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Driver In Crash That Killed Oklahoma Highway Patrol Trooper Made A Habit Of Texting And Driving

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A man distracted by his phone when he hit and killed state trooper Nicholas Dees said he made a habit of texting and driving. A man distracted by his phone when he hit and killed state trooper Nicholas Dees said he made a habit of texting and driving.
SEMINOLE COUNTY, Oklahoma -

A man distracted by his phone when he hit and killed state trooper Nicholas Dees said he made a habit of texting and driving.

During a sentencing hearing Tuesday, Steven Clark admitted he also read books, played games on his phone, changed his clothes and even watched movies while behind the wheel.

The hearing began with Clark tearfully taking the stand. He told everyone in the courtroom he thought he understood the pain he caused but it wasn't until he read the victim's impact statements that he realized that wasn't possible.

Clark said he was an overconfident driver, despite others telling him he was reckless and wild and he had been texting and driving since he got his driver’s license.

He said he didn’t remember the exact moment of the accident but, “It all comes back to me. I am responsible.”

On the night of the crash during his two and a half hour trip from Ft. Smith, investigators say Clark received 73 texts and sent 69, in addition to 49 data transmissions. All with his young daughter in the back seat.  

Clark was sending a text when he struck Dees with his car and killed him.

But on Tuesday, Clark said he has grown while in jail and his life has been changed for the better.

12/8/2015 Related Story: Sentencing Date Set For Driver In Crash That Killed OHP Trooper Dees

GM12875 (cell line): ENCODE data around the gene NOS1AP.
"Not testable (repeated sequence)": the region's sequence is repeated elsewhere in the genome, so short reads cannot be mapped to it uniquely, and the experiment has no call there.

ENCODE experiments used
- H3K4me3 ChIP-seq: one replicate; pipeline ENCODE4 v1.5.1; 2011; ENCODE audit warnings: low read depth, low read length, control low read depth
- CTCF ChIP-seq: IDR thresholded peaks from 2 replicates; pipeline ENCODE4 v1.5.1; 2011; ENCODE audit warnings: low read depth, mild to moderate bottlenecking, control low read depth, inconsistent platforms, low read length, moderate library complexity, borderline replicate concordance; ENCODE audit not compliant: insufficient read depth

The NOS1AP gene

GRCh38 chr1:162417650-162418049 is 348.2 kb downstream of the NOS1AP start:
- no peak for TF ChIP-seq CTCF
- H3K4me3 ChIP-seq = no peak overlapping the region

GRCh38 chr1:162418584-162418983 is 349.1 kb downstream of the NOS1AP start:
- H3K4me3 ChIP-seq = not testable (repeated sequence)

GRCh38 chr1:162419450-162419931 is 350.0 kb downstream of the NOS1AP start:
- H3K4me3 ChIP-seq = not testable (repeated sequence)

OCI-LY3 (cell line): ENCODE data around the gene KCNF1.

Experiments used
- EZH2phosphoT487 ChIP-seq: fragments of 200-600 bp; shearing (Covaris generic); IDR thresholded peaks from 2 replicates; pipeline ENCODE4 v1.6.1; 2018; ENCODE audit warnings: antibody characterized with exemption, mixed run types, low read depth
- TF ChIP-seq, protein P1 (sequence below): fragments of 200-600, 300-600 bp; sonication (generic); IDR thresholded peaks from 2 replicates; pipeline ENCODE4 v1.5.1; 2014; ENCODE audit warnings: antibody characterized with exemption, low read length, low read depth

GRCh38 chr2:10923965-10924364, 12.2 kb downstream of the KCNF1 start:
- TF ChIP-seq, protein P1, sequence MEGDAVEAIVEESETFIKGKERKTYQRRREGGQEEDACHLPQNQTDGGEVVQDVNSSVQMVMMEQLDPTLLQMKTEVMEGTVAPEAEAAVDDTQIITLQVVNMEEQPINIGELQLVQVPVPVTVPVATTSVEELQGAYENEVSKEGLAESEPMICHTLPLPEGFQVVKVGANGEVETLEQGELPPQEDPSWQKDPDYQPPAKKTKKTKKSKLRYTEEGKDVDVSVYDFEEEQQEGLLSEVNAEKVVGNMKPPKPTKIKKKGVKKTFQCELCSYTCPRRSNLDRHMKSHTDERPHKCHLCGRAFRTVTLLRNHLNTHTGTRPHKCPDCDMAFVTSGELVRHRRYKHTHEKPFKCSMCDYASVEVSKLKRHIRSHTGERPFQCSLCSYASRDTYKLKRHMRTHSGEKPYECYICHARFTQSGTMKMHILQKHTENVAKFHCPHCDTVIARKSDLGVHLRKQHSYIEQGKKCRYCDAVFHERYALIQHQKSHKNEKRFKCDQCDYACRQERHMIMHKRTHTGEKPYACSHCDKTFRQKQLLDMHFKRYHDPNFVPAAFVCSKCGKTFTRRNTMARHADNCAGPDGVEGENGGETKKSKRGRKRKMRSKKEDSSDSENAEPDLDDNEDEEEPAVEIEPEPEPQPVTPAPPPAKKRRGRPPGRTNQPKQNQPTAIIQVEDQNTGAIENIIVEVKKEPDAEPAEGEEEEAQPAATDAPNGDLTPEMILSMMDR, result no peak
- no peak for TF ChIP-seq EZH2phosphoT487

Clark has spent the last 10 months in jail because he can’t afford to pay the bond.

“Taking a life, an innocent one is devastating,” Clark said. “I tried to put myself in their (Dee’s family) shoes … but after reading the impact statements I didn’t have a clue.”

In a letter to prosecutors, Clark said he was hoping to be put in a position where he could make a difference and prevent this from happening again. He asked for a life sentence on probation and “fines as high as they go” as well as community service.

Clark also said he tried to make contact with Dee’s family as long as he has been in jail.

“If you want any correspondence, I’m completely at your disposal,” he told them.

“I’m so sorry, my heart has been shattered by your loss and the fact that it was at my hands hurts me that much more,” Clark said in court.

Clark prepared a statement, but before he could read it he put it down and talked about the “dozen” inmates that Dees arrested while he was in jail. He said every one respected him.

“He’s an inspiration and I’m so sorry,” he said.

Prosecutors argue Dee’s death wasn’t the result of a momentarily lapse of judgment, but a reckless disregard for other people's lives. Dee’s wife Brandi asked the court for the maximum sentence.

“I’ve had to explain to a crying two year old why she can’t see her dad again,” she read in a prepared impact statement. “My children suffer separation anxiety and get physically sick when they have to be away from their mother for fear that I may not return.”

“Nicholas was such an amazing man and I am so proud to be his mother and anything less than life is unacceptable to me,” Dee’s mother Shelly Russell said. "I'm a Christian, I'm working hard to forgive him, but right now, I can't.”

Clark’s defense attorney however said Clark was doing what almost everyone with a cell phone has done. 

“We’ve all been distracted drivers, Thank God we didn’t all kill people,” Clark's attorney said.   

They are asking Clark serve out the rest of the year in county jail and then start working to be a voice for change.

The judge will sentence Clark on December 17.  

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